• VILDAGLIPTIN• Vildagliptin exhibits higher selectivity for DPP-4 (IC50, 0.1 uM) in vitro compared with other peptidases.• In a trial, mean 24-hour DPP-4 inhibitions after day 28 of vildagliptin treatment versus baseline was 68% with 10 mg BID, 86% with 25 mg BID, and 95% with 100 mg BID.• Its dose is 50mg twice daily (morning and evening) when used in dual combination with metformin or a thiazolidinedione; 50mg once daily in the morning when used in dual combination with a sulphonylurea.
  • • In a randomized, double-blind, 24-week study, 544 patients with an HbA1c of 7.5% to 11.0% during stable metformin treatment (1500 mg/d) received random assignment to additional administration of vildagliptin 50 mg once daily, vildagliptin 50 mg BID, or placebo.• The improvements from baseline in HbA1c with vildagliptin 50 mg once daily (-0.5%) and 50 mg BID (-0.9%) were significant compared with the deterioration in HbA1c (-0.2%) seen with placebo (both, P< 0.001). Compared with the increase in FPG observed with placebo (13 mg/dL), vildagliptin 50 mg once daily (2 mg/dL; P <0.003) and 50 mg BID (18 mg/dL; P < 0.001) were associated with significant improvements.• The reduction from baseline in diastolic blood pressure with vildagliptin 100 mg/d (–2.0 mm Hg) was significantly greater than with placebo (0.3mmHg (P=0.0343).• The adverse events with vildagliptin are rare cases of hepatic dysfunction (including hepatitis). ALT or AST elevations ≥3x ULN for Vildagliptin 50mg od (0.2%), Vildagliptin 50mg bd (0.3%) compared to 0.2% with comparators in clinical trials.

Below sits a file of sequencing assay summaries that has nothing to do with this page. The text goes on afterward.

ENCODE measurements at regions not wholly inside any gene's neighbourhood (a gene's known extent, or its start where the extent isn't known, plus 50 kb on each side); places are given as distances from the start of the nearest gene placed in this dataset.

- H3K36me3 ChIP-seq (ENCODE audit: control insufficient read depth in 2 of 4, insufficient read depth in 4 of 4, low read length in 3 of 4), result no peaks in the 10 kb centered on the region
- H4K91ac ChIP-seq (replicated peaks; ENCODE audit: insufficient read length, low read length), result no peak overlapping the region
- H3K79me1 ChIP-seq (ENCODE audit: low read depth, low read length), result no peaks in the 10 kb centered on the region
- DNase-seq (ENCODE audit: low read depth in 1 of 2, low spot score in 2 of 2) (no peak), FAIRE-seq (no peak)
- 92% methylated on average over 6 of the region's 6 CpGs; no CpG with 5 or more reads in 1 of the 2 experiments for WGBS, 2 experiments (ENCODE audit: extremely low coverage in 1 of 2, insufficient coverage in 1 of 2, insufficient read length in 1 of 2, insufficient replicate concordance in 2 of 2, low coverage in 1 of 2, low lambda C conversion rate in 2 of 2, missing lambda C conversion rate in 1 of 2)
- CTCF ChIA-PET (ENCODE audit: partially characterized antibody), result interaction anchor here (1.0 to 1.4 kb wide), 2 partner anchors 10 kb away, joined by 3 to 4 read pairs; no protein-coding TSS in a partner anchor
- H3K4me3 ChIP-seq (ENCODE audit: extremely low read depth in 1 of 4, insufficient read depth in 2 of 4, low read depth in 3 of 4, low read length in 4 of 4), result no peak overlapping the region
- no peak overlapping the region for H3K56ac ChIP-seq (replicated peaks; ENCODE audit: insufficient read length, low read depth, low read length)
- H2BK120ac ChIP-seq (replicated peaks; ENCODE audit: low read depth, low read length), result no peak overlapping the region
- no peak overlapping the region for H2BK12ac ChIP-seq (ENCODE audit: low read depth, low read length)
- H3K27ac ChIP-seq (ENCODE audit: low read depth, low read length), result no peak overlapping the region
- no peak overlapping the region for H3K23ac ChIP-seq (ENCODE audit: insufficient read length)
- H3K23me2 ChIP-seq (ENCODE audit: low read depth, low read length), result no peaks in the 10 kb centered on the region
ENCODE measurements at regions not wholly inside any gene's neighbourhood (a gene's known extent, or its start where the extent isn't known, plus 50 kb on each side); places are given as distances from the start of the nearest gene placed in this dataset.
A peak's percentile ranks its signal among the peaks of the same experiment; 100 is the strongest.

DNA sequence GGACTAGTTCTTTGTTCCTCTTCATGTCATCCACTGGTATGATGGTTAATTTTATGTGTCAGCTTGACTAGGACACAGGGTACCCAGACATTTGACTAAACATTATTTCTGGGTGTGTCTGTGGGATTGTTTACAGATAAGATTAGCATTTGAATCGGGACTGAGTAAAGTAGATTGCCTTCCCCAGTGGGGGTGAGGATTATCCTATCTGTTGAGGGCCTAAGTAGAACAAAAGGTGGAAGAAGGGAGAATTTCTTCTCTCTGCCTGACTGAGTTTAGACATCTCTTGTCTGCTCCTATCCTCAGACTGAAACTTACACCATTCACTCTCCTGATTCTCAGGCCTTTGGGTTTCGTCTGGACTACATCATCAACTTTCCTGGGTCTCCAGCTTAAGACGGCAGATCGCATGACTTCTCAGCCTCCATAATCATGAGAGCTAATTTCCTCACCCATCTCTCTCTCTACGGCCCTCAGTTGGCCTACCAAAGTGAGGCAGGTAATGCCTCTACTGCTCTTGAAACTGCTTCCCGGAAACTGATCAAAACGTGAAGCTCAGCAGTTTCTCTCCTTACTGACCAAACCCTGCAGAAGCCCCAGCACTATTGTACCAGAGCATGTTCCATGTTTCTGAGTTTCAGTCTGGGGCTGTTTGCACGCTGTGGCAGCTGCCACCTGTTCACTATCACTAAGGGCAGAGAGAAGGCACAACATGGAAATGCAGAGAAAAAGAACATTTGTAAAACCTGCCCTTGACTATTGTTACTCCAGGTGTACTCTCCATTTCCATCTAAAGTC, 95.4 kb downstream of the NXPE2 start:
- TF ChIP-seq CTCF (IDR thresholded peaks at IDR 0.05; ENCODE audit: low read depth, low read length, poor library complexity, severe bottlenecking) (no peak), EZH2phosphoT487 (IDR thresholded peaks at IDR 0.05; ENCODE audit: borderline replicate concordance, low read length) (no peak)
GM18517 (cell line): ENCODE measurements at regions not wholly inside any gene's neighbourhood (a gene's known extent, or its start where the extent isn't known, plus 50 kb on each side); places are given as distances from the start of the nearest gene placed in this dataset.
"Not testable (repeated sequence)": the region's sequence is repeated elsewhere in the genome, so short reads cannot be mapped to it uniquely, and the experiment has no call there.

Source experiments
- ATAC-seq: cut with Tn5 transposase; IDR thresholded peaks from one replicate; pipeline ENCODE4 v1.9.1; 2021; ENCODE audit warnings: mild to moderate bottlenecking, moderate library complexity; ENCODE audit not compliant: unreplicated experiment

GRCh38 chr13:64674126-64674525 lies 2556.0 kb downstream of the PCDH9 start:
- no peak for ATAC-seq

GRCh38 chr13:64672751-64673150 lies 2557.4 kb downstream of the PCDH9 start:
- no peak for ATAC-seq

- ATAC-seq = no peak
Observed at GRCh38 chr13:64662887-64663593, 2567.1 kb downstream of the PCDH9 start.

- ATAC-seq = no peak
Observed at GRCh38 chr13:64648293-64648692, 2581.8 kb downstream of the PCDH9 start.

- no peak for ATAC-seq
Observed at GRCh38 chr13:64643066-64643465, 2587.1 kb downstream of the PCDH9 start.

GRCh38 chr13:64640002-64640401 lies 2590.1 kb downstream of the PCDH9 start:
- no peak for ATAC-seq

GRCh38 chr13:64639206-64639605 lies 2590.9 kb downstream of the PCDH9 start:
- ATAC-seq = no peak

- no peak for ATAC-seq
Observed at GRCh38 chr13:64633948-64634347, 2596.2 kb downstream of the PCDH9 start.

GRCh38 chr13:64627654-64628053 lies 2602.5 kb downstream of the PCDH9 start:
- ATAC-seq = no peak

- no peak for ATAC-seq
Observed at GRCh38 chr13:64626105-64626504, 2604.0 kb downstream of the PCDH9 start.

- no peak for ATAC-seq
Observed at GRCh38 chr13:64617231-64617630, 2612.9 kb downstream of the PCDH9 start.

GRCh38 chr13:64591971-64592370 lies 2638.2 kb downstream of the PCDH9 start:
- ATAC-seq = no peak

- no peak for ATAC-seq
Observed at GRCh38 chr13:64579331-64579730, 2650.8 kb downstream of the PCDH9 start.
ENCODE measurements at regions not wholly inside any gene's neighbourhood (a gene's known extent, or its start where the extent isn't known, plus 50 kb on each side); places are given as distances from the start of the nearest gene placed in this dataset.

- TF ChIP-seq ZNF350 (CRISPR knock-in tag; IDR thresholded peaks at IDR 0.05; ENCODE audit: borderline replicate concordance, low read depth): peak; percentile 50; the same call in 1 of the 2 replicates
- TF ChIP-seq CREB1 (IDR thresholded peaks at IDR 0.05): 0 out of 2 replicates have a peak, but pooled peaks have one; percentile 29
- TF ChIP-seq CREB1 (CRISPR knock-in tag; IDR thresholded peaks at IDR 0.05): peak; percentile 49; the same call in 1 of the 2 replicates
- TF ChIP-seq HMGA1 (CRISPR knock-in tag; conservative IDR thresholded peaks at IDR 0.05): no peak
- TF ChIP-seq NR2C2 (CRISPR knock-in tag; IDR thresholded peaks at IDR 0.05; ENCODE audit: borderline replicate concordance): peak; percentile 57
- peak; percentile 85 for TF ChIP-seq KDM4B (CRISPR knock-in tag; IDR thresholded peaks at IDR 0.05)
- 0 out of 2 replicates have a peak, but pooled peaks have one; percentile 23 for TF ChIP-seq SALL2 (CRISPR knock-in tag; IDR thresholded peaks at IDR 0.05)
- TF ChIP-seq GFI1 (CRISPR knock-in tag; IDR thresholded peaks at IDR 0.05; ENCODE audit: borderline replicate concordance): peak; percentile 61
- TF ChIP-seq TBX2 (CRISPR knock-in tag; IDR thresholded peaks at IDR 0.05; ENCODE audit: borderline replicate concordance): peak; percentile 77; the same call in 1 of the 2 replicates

• SAXAGLIPTIN• The inhibitory potency of saxagliptin for DPP-4 in vitro is 400-fold greater than for DPP-8 and 75-fold greater than for DPP-9.• Compared with sitagliptin or vildagliptin, saxagliptin is at least 10-fold more potent inhibitor of DPP-4.• It is metabolized by CYP3A4 enzyme and can have drug interaction with multiple drugs.• In a randomized, double-blind study of saxagliptin added to a regimen of metformin, 743 patients with HbA1c 7% to 10% during monotherapy with metformin 1500 to 2500 mg/d received additional administration of saxagliptin 2.5, 5, or 10 mg/d or placebo for 24 weeks.• Changes in HbA1c with saxagliptin 2.5 mg (-0.59%), 5 mg (-0.69%), and 10 mg (-0.58%) were significant relative to placebo (+0.13%) (all, P< 0.0001).• Changes in FPG with saxagliptin 2.5 mg (-14.3 mg/dL), 5 mg (-22.0 mg/dL), and 10 mg (-20.5 mg/dL) were also significant compared with that observed with placebo (_1.2 mg/dL) (all, P <0.0001), and the incidences of hypoglycemia were<1% in all 4 treatment groups.
  • • Common adverse events with saxagliptin are: Headache (7%), Sinusitis (3%), Abdominal pain, gastroenteritis, vomiting (2%), and UTI (7%).
  • Other DPP-IV inhibitorsALOGLIPTIN• The quinazoline-based compound alogliptin is a potent (IC50, 6.9 nM) inhibitor of DPP-4 in vitro.• In a randomized, double-blind study in 500 patients with inadequate glycemic control while receiving sulfonylurea monotherapy, treatment with alogliptin 12.5 mg, alogliptin 25 mg, or placebo was added for 26 weeks.